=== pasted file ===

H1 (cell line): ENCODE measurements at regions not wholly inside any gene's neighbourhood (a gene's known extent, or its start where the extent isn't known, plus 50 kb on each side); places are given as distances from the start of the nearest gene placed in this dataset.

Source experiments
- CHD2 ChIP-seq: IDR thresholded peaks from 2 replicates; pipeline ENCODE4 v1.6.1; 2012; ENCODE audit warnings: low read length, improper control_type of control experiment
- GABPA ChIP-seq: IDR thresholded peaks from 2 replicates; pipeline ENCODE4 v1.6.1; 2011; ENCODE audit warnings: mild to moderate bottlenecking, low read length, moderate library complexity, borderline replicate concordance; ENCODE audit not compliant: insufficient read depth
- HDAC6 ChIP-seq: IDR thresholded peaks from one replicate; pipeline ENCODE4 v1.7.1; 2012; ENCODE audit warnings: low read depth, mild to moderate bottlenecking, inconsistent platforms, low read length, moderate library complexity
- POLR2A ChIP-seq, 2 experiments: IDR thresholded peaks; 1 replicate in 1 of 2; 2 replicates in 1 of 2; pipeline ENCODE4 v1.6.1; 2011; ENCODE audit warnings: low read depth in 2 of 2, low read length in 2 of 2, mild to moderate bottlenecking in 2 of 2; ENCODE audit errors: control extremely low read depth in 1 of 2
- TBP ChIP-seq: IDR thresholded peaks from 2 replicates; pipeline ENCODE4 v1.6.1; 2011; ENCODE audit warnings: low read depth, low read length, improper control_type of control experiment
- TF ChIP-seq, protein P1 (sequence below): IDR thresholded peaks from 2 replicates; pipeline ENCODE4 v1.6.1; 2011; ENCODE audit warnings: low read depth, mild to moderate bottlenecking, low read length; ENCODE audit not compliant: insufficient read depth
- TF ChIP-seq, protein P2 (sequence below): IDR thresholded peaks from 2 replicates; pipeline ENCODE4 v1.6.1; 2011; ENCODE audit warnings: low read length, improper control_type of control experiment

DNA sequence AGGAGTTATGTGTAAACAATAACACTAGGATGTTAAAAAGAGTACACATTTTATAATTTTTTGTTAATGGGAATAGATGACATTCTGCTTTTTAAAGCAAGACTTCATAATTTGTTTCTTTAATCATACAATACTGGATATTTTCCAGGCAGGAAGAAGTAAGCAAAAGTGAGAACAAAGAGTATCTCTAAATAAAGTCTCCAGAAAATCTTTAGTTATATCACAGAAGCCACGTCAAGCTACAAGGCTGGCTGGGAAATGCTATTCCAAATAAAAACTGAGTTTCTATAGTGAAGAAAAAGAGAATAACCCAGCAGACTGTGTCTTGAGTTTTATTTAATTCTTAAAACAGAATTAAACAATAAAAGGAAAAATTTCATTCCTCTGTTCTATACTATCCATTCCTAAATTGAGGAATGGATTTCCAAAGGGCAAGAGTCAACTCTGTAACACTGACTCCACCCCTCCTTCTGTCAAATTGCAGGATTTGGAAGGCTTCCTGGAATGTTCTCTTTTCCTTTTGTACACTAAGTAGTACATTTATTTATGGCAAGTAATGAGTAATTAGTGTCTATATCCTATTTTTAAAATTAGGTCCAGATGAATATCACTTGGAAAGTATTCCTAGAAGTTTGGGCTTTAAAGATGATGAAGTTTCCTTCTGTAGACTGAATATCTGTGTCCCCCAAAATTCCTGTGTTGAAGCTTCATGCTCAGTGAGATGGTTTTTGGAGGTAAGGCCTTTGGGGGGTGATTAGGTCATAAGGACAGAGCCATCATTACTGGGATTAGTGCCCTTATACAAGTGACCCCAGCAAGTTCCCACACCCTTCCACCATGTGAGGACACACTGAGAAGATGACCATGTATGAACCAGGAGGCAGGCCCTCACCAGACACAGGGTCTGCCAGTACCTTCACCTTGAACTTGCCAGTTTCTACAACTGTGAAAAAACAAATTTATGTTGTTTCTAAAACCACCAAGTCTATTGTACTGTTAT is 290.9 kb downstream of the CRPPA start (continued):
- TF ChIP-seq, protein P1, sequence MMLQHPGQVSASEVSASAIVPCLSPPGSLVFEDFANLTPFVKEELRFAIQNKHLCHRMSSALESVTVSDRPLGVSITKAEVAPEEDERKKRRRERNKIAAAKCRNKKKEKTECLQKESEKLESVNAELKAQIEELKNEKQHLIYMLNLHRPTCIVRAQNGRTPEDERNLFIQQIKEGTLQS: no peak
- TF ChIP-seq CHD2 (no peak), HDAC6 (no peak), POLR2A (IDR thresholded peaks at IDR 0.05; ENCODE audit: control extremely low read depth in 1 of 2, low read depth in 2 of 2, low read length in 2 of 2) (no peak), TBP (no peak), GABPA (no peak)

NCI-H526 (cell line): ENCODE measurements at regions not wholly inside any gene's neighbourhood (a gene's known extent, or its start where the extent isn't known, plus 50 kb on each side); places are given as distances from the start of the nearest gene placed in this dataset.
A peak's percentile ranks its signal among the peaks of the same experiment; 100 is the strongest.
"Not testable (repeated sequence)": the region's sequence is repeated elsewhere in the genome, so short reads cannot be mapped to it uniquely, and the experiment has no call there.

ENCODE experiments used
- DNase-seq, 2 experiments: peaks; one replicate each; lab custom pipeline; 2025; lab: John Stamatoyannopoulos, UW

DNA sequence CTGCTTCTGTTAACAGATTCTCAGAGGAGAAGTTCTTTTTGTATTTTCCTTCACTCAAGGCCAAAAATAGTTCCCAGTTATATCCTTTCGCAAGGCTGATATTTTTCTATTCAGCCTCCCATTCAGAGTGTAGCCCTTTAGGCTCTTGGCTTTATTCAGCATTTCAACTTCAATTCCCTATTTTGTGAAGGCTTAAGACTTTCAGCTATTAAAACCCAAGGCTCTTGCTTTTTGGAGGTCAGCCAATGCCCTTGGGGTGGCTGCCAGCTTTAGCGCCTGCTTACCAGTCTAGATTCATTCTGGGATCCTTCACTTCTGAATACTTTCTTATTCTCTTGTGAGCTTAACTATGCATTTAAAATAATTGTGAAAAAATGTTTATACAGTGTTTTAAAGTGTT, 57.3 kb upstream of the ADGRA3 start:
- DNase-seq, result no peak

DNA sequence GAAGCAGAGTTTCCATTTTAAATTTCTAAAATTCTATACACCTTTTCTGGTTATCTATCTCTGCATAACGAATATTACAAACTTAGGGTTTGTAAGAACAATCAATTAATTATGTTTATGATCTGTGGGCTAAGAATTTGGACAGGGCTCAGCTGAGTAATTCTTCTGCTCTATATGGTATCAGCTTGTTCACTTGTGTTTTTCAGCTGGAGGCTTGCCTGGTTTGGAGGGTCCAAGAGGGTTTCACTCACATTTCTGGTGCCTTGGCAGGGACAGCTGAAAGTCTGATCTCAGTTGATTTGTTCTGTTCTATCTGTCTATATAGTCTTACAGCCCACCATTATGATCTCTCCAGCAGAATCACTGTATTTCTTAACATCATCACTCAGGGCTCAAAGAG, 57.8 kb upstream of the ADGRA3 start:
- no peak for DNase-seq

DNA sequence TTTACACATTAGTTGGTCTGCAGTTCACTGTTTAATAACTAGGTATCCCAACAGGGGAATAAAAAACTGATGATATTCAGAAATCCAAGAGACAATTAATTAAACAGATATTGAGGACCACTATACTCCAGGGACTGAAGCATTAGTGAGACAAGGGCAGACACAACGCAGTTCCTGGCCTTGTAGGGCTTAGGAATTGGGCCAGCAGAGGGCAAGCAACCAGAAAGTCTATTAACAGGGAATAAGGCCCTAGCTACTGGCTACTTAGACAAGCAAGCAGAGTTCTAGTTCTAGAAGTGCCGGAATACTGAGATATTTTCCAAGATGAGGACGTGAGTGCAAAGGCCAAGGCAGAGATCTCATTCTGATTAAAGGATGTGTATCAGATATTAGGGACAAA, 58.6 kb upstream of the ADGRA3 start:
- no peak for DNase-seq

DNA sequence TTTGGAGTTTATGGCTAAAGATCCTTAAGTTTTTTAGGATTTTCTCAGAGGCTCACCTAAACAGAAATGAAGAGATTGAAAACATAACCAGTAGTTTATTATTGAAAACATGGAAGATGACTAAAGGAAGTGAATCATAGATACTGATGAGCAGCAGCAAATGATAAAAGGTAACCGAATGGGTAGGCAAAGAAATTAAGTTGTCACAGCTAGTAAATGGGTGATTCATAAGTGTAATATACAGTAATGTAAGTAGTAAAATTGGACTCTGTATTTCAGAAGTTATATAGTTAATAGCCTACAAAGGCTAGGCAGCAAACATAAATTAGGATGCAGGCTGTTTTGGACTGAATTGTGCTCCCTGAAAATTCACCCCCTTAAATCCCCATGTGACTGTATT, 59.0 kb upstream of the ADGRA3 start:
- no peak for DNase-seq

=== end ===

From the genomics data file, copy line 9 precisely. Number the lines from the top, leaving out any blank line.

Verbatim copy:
- TF ChIP-seq, protein P2 (sequence below): IDR thresholded peaks from 2 replicates; pipeline ENCODE4 v1.6.1; 2011; ENCODE audit warnings: low read length, improper control_type of control experiment